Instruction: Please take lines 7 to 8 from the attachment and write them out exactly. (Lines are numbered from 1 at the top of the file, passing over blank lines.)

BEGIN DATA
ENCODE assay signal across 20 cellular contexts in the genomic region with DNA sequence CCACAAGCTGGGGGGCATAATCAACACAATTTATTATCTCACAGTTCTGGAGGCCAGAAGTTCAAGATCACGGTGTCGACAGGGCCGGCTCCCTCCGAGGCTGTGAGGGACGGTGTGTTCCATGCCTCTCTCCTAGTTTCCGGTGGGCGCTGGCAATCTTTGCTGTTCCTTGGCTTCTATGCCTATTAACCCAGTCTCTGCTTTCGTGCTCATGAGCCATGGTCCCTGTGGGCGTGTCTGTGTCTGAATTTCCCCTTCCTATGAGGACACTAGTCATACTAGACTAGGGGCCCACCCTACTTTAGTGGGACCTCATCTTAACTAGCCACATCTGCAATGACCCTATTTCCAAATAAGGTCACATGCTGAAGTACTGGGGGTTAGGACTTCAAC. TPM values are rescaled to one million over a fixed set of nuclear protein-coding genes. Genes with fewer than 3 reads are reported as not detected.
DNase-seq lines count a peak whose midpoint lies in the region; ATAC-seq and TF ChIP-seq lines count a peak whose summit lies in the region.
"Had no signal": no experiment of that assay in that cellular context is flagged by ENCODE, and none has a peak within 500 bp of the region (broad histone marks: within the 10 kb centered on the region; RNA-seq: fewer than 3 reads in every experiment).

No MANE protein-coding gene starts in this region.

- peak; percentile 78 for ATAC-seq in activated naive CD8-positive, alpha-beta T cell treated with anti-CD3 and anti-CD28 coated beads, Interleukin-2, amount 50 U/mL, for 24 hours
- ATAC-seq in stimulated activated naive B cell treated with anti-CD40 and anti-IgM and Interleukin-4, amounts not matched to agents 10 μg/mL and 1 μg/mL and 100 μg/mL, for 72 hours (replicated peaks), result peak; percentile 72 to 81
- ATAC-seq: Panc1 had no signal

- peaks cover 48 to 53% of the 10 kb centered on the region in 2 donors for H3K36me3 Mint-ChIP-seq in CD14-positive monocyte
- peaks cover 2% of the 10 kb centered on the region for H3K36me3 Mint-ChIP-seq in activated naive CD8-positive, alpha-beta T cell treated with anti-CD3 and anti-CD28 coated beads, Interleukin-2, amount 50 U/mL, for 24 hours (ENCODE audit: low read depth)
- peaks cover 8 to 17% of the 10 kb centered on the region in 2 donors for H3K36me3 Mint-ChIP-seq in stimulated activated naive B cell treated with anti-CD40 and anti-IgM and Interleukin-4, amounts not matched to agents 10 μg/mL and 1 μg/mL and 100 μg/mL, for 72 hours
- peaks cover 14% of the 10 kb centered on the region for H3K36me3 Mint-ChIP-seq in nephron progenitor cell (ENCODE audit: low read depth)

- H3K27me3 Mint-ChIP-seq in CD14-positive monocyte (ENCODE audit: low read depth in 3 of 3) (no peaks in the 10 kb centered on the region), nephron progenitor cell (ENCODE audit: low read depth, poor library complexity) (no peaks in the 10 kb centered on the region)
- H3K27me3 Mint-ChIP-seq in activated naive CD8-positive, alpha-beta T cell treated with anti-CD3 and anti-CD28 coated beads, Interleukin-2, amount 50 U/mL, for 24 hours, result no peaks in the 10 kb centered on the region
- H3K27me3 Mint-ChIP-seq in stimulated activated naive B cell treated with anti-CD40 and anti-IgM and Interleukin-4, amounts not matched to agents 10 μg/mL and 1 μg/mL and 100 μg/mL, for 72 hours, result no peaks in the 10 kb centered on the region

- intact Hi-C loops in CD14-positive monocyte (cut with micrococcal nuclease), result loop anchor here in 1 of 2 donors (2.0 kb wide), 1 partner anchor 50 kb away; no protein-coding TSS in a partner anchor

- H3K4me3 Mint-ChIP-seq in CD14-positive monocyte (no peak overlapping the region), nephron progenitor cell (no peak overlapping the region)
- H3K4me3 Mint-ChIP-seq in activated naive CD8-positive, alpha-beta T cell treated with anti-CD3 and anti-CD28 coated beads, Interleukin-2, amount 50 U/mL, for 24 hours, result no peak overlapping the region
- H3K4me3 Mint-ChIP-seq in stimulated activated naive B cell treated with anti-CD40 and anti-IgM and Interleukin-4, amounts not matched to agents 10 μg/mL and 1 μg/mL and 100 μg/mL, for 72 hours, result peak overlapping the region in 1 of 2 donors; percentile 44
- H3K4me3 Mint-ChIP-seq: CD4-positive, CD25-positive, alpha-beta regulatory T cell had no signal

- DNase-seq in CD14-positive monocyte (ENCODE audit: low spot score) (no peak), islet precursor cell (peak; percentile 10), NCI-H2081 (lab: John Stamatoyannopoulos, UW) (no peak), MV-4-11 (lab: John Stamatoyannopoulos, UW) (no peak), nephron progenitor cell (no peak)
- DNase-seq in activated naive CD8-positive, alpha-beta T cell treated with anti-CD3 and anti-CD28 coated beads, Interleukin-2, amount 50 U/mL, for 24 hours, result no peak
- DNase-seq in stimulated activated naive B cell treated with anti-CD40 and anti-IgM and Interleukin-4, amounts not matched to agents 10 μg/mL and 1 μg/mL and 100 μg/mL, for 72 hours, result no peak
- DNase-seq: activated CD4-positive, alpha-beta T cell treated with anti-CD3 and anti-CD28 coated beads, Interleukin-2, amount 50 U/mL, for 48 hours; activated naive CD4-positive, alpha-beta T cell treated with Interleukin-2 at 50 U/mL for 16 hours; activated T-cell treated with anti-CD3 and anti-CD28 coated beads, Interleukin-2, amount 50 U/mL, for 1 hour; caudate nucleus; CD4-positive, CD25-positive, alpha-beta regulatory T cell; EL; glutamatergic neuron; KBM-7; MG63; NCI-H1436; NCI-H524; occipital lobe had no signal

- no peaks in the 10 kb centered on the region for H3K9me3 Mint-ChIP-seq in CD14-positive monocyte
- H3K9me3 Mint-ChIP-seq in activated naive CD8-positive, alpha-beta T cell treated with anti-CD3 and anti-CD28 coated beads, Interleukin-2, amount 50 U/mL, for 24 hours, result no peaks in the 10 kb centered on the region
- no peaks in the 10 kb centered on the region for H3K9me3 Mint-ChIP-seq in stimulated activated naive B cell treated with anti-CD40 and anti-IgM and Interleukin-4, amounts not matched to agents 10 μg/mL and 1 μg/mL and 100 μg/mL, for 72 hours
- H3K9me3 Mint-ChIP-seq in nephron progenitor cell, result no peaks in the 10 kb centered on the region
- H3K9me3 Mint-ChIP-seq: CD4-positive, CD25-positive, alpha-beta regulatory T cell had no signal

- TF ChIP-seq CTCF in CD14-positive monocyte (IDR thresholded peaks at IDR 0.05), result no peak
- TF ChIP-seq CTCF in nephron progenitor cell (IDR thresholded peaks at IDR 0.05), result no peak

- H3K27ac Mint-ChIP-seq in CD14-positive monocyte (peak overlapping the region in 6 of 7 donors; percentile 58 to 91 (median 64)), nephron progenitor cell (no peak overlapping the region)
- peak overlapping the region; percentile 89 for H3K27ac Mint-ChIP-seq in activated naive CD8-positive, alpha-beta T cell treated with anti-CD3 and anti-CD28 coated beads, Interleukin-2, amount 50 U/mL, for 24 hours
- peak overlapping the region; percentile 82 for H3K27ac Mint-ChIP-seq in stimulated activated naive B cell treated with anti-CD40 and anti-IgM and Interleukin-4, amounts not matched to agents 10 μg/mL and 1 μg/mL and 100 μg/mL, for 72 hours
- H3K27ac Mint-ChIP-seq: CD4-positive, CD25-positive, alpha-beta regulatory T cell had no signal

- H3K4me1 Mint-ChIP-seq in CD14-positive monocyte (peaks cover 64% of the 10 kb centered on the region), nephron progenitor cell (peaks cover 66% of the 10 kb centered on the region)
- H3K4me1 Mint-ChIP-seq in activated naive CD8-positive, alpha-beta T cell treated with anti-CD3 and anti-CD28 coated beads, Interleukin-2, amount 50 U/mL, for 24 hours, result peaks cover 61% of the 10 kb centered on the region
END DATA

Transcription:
- ATAC-seq: Panc1 had no signal

- peaks cover 48 to 53% of the 10 kb centered on the region in 2 donors for H3K36me3 Mint-ChIP-seq in CD14-positive monocyte